Be Not Afraid

Week of Monday, December 24, 2001

Fourth Sunday in Advent (2001)

Lectionary Readings
Isaiah 7:10–17
Romans 1:1–7
Matthew 1:18–25
Psalm 24

The waiting is over and Christmas is here. Preparation gives way to celebration, anticipation to fulfillment. God has spoken to humanity in many ways down through history, as both Scripture and experience attest, but with the birth of Jesus He has spoken His decisive word to us (Hebrews 1:1–2). The birth of Jesus inaugurates many things in the history of salvation, but one thing in particular that God says to us with the birth of the Baby is “don't be afraid.”

The birth narratives of Jesus contain elements that, two millennia in retrospect, are difficult to understand: pregnancy by the Holy Spirit, Magi following a star, dreams and angelic visions. But they also contain telltale signs that in my mind make them radically authentic. In particular, the Gospel narratives record that the constellation of events surrounding the birth of Christ evoked a certain emotion in people: human fear. And to each one of these understandable human fears, God responded with a firm and gentle assurance, “Do not be afraid.” This comfort amidst fear is at the heart of the Christmas story. Do not be afraid.

Joseph received four dreams in Matthew's account, enough to unnerve most anyone, I would think. When he discovered Mary was pregnant, he decided to divorce her quietly, until an angel appeared to him and advised otherwise: “Joseph, do not be afraid” (Matthew 1:20). Similarly, in his parallel account, Luke writes that Zechariah was “gripped with fear,” Mary was “greatly troubled,” and the rugged shepherds were “terrified” when angelic messengers visited them. To each of these three people God responded, “do not be afraid” (Luke 1:13, 30, 2:10).

Throughout the life, death and resurrection of Jesus, human fear reappears time and again at crucial junctures, and each time God responds to his people in the same way. When Jesus called his first twelve disciples, Peter was overwhelmed with a sense of his own sinfulness, “Lord, depart from me for I am a sinful man.” The Lord responded, “Peter, do not be afraid” (Luke 5:10). During his final discourse to these same twelve disciples, they were understandably filled with anxiety, to which the Lord responded, “do not be afraid” (John 14:27). The women were the first witnesses of the resurrection, and commissioned to go tell the men who were in hiding, but, as one might expect of reasonable people, they were filled with fear at the unfolding events. To them the risen Christ said twice, “do not be afraid” (Matthew 28:5, 10). Finally, there is the invincible Paul. But for him too the journey with Jesus was sometimes filled with “conflicts without, fears within” (2 Corinthians 7:4–6). At Corinth God spoke to him clearly, “do not be afraid” (Acts 18:9), emboldening Paul to minister there for eighteen months despite fierce opposition. Sailing to Rome for his trial before Caesar, his ship encountered a hurricane, and again God told him, “Paul, do not be afraid” (Acts 27:24).

When I think about our world today, there are aspects of it which evoke fear, and for good reasons. Suicide bombers in Palestine. Devastation in Afghanistan, a pseudo-country that was an unqualified humanitarian disaster even before our bombing. In our own country, everyday letters have been turned into biological weapons, and ordinary aircraft into weapons of mass destruction. More broadly still, important social critics now write about our western culture as living in its “twilight,” much like decaying Rome in the fourth and fifth centuries. Growing social and economic inequality, government dysfunction, epidemic illiteracy, widespread drugs and crime, and what Berman calls “spiritual death” are all harbingers of a culture in deep distress.1 Reasonable people have cause for at least some of their fears.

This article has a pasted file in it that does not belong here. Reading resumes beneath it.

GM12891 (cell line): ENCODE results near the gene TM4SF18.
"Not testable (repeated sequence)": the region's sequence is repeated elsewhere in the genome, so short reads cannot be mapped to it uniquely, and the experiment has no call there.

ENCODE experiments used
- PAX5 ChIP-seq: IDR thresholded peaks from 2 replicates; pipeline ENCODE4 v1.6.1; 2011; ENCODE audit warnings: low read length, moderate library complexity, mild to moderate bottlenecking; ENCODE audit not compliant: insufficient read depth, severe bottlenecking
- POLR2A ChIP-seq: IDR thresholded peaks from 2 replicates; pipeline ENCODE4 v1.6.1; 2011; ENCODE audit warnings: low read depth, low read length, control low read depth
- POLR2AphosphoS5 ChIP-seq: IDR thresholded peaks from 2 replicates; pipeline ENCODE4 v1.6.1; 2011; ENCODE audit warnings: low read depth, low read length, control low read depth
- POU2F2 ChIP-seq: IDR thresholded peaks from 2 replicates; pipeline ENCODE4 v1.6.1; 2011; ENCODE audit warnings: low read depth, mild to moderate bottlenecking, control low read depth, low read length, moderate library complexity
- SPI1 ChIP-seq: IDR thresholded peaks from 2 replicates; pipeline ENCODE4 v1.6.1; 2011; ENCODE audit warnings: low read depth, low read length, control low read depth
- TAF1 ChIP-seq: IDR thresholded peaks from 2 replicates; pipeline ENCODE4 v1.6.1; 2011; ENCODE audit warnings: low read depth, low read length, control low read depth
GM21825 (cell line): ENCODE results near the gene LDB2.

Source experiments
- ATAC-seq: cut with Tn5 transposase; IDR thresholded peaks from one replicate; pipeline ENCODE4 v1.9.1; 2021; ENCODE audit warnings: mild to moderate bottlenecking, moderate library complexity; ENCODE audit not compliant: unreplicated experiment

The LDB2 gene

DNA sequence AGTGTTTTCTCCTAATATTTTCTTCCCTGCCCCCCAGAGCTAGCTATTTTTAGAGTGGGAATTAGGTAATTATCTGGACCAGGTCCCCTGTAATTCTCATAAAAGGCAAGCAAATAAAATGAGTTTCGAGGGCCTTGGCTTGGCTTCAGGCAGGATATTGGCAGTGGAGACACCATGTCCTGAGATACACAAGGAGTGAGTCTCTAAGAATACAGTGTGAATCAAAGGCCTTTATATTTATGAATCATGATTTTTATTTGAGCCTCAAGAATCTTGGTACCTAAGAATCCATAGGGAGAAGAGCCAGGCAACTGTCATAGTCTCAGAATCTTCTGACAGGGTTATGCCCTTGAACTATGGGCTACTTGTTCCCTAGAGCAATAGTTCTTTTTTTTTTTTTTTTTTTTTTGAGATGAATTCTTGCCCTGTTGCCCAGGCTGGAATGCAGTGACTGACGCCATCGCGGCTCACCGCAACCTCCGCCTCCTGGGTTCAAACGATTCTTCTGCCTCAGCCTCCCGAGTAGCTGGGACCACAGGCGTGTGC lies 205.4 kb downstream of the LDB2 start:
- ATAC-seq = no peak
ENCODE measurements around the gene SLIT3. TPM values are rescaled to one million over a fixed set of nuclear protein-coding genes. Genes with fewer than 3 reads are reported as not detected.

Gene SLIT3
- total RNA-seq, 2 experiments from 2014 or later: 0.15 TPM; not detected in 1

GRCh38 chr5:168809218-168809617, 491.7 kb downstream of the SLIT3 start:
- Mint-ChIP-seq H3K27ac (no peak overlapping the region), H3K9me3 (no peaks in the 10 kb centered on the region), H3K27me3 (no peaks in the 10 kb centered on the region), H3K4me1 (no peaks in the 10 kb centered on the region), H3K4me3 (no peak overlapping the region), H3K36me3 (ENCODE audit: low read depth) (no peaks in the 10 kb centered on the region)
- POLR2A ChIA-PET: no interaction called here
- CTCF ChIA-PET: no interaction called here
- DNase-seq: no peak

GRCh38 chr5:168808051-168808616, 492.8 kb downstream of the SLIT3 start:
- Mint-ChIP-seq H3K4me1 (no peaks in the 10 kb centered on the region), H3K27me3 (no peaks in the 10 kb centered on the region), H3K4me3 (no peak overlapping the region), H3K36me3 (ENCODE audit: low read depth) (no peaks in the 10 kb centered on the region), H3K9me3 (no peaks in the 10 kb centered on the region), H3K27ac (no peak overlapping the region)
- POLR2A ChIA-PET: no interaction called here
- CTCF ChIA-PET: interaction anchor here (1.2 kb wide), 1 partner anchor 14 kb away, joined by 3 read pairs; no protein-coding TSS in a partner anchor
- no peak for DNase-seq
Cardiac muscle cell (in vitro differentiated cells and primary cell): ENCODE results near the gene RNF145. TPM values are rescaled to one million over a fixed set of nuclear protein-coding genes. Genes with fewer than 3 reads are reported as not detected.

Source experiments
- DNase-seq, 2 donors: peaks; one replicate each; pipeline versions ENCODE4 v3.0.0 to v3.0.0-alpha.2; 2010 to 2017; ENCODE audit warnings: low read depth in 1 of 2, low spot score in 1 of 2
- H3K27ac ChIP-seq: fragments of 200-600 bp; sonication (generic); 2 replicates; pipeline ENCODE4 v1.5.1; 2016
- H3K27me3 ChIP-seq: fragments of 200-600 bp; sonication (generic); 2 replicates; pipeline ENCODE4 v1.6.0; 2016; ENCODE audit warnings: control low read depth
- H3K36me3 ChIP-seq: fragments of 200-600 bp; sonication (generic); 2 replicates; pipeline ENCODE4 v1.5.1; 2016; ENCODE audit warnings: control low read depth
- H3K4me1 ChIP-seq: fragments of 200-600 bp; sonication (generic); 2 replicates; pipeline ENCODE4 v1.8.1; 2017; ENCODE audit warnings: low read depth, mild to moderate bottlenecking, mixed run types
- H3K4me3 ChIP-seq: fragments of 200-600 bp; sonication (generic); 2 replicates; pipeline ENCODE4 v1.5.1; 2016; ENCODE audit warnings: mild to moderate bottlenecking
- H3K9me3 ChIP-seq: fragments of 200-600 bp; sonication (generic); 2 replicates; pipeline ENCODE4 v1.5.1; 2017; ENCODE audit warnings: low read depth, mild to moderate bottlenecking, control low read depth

But Christmas is the declaration that Jesus is Immanuel, God with us (Matthew 1:23); He has not left us, or our history and culture. Not even our own deep sinfulness can separate us from His loving care, as Peter who denied him learned (Matthew 26:72), for as the angel told Joseph in his first dream, “His name shall be Jesus, because he will save His people from their sins” (Matthew 1:21).

Sometimes the journey with Jesus is itself a cause for fear. Having put our hand to the plow, life as we know it can never be the same and turning back is hardly an option. When the disciples found themselves caught in a storm, they were afraid; but when Jesus calmed the storm, “they were terrified and asked each other, ‘Who is this? Even the wind and waves obey him!’“ (Mark 4:35–41). The latter fear was worse than the former. Similarly, when Jesus healed the demon-possessed man, people from both the town and country went out to see what had happened. Finding the man healed, “they were afraid.” When they heard how the man had been healed, “they were overcome with fear” and asked Jesus to leave (Luke 8:26–39).

Henri Nouwen liked to define discipleship and maturity as allowing God to take us to places where we would prefer not to go (see John 21:18 and Jesus' words to Peter). That is an understandable cause for anxiety and apprehension. But with Mary, Joseph, Zechariah, the shepherds, and many other characters in the Christmas story, may God help us always to hear His sure and certain voice, “don't be afraid, I bring you good tidings of great joy,” and to move forward in faith.

  1. Morris Berman, The Twilight of American Culture (New York: WW Norton, 2000). See also Neil Postman, Amusing Ourselves to Death (New York: Penguin, 1985), and Robert Kaplan, An Empire Wilderness: Travels Into America's Future (New York: Vintage, 1999).

The Journey with Jesus: Notes to Myself Copyright ©2001 by Dan Clendenin. All Rights Reserved.